Double Shot of the Blues in Orleans

Photos by Andre Gagne


All units (and blues lovers) be on the lookout! An Axe Murderer was seen (but mostly heard) lurking about Orleans last evening in the vicinity of the Shenkman Arts Centre. Sometimes referred to by alias Matthew Rogers, the subject is known to be traveling with Shawn Hall, AKA: The Harpoonist. Both carry a large arsenal but if seen holding a guitar or harmonica the duo is considered extremely dangerous.  

The Harpoonist and the Axe Murderer have been called a true blues band for true blues fans and they are a force not to be taken lightly. 

Case files suggest they could very well be the offspring of Lizzie Borden and Captain Ahab should that unlikely pair have met for an evening of unmentionable sin in some downtown Eastside Vancouver hotel room with only the usual roaches present to witness the deed. Other reports suggest the BC duo first met when the fates themselves tossed them together to record a radio jingle. Whatever you may believe, it should come as no surprise that they first fraternized on stage in a watering hole frequented by the Hells Angels.

Wherever they may have spawned from, the two have a Checkered Past and have been known for a stage presence that demands attention. I'd call it damn right bewitching.

No different was last night’s blistering attack of the blues with those there to witness it quickly showing their allegiance to the musicians by way of rhythmic swaying, aisle dancing and the occasional attempt to engage the duo in conversation.

“Ottawa, Ottawa, Ottawa, what is going on here?” asked Hall, going on to reference the unusually warm patch of weather that’s touched down in the capital this week. “What do you for Winterlude when the canal is something you can float on?”

“We listen to the blues,” shouted one of their devoted followers in the Shenkman crowd. He didn't even pause to inhale. This crowd was tied to the band, the blues was the link and they wanted more of the same!

And the blues is what they received. There was no mercy from Hall and Rogers with the biggest killing of the night being perpetrated on Rogers’ guitar. The solos themselves were deadly but not to be outdone by his partner in crime, Hall equally laced into the crowd on the harmonica, his playing at times looking as though he were trying to quell an out of control chainsaw possessed by Pazuzu.

His fury did not stop there. Note, The Harpoonist can unleash a voice that sounds like a Yamaha FZR drove through Tom Waits’ vocal chords and a gunnysack of rusty razor blades.

The two cooked up what they called a blues Sloppy-Joe but they were not fooling anybody. Sloppy? Hardly! Their work only showed the hand of a master of the art form as they performed juicy cuts like “Don’t Make ‘Em Like They Used To” and “Pretty Please”.  The duo’s ability to wield multiple instruments simultaneously is certainly a tactic to confuse authorities and fans who, from a distance, could justifiably assume they are descending upon a full piece band.

The Harpoonist and the Axe Murderer have collected an attic full of influences. One can hear the ghost of Willie Dixon dancing with Aretha Franklin with some 50’s and 60’s electronic groove blues waiting in the wings for the next whirl across the floor. Their accolades have also accumulated with multiple Maple Blues Awards and a Juno nomination.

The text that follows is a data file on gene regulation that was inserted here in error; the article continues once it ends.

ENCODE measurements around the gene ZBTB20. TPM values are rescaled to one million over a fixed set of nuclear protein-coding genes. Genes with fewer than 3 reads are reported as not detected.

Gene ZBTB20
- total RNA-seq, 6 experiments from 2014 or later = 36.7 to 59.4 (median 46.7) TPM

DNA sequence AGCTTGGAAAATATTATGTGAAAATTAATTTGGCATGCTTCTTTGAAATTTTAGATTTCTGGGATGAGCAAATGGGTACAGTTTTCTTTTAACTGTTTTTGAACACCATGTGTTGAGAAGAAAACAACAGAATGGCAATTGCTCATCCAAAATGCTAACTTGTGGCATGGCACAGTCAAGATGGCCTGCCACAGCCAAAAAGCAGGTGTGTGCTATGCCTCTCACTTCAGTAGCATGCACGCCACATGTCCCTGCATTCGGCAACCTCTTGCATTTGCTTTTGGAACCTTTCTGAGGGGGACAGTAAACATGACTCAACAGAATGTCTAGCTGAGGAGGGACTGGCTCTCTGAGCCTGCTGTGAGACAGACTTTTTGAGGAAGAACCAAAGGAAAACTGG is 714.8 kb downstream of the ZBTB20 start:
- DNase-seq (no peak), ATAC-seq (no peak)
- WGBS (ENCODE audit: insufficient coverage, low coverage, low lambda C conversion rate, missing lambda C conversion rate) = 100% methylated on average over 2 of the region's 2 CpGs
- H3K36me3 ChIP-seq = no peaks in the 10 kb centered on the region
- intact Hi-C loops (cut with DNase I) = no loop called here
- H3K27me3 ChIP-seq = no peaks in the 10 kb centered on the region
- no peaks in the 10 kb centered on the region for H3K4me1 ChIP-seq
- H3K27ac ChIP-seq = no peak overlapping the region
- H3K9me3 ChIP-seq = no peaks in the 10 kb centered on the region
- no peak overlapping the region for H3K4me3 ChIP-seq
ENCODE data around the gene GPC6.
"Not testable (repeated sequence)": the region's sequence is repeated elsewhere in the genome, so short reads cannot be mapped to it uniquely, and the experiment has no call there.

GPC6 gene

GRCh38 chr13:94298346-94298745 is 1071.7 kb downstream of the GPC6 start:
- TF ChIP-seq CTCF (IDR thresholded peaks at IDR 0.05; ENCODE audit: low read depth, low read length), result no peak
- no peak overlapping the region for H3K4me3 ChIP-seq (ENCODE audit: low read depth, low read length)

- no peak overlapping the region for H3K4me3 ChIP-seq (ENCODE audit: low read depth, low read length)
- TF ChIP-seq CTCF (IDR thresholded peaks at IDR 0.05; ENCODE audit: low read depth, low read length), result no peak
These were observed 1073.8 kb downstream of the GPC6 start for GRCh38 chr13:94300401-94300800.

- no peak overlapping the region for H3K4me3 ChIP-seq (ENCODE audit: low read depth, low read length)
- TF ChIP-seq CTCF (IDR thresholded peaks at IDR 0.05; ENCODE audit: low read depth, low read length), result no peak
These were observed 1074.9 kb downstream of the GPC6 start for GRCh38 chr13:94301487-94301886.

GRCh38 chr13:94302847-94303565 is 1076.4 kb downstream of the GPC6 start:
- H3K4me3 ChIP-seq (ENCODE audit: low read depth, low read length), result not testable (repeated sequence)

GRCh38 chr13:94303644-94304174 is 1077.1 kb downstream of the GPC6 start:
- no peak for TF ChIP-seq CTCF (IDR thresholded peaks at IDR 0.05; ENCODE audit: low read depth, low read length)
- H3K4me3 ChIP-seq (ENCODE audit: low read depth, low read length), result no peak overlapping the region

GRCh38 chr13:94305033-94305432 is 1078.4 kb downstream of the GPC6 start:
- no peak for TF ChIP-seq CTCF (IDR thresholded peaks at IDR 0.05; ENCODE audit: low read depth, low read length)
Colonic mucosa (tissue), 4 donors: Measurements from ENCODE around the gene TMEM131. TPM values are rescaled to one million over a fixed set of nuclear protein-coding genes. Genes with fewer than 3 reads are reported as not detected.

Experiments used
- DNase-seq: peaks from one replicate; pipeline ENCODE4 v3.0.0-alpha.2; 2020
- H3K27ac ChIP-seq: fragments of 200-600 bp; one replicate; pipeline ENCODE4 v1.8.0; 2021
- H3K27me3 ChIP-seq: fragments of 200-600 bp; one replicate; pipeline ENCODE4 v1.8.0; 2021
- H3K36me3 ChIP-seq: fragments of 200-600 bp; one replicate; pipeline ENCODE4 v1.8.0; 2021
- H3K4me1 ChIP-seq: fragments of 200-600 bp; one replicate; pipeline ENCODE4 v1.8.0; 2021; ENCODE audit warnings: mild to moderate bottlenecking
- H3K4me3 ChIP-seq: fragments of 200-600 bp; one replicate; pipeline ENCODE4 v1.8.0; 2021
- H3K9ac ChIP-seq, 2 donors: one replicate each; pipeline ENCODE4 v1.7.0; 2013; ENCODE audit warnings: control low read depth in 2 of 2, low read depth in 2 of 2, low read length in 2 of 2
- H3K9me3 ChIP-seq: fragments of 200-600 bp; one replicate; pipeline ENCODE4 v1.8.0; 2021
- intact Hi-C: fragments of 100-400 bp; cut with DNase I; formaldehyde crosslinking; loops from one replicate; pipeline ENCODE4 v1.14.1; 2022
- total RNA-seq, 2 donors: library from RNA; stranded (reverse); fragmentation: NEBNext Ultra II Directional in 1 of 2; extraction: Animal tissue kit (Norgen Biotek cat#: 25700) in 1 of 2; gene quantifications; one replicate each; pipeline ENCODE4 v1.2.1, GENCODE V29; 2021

But the best showcase pieces in their amo bag aren't trophies. It’s the raw, razor’s edge sound that some purists may want to lock up but, nevertheless, couldn't be shackled anywhere be it south of BC or north of the Mississippi.   

Resting under black sheets behind them, as though victims awaiting an autopsy, were the musical weapons of the duo’s accomplices this Orleans winter night. If  the Harpoonist and the Axe Murderer didn’t slay them, hometown heroes MonkeyJunk were sure to finish them off. These people didn't stand a chance.

“Tony D! Tony D! Tony D!” the crowd, much less reserved then your usual Ottawa audience, was heard shouting before the band emerged from the shadows. The legendary local  guitarist named in their calls was ready to bring down the thunder as though Indra, Zeus, Perun and had formed a union to craft his guitar and lob it like a scimitar from the heavens into Tony Diteodoro’s eager hands.  

The onslaught continued with the Juno winners delivering their signature rocking blues baptized in the swamps of Louisiana –from New Orleans to Orleans, Ontario– and sent out above the Shenkman to quickly plummet back into tracks from the band’s latest release Time to Roll.

“I know it’s a Wednesday but someone somewhere thinks it’s Saturday and they might just be on stage,” said Steve Marriner before working the crowd into a vibe more evocative of weekend debauchery.

His vocals continue to put the soul in fan's bowls nearly a decade after the three piece formed after some brief flirtations with the blues inside Irene’s. If you're going to start a band, that's the place to do it, folks! 

MonkyJunk have earned the right to be called the Canadian ambassadors of blues/rock. On display this evening was the sound that has made them much sought out by local blues enthusiasts inching for any kind of taste of something that’s pure and scooped from the same gumbo John Lee Hooker and Lightnin’ Hopkins once dipped their spoons into.

The group's Ottawa fans continue to hold a special kind of flame for the trio, something the band doesn't hesitate to acknowledge. 

“You know, we’re coming up on our ninth year as a band and it’s just really nice to play here in a room in our hometown where people really appreciate it," said Marriner. "It’s good to be home.”

MonkeyJunk will be back for a headlining night at WestFest this summer but the group and their harpooning, axe murdering cohorts were last seen rolling towards Kingston’s Grand Theatre before heading off to bring the blues to North Bay Friday night.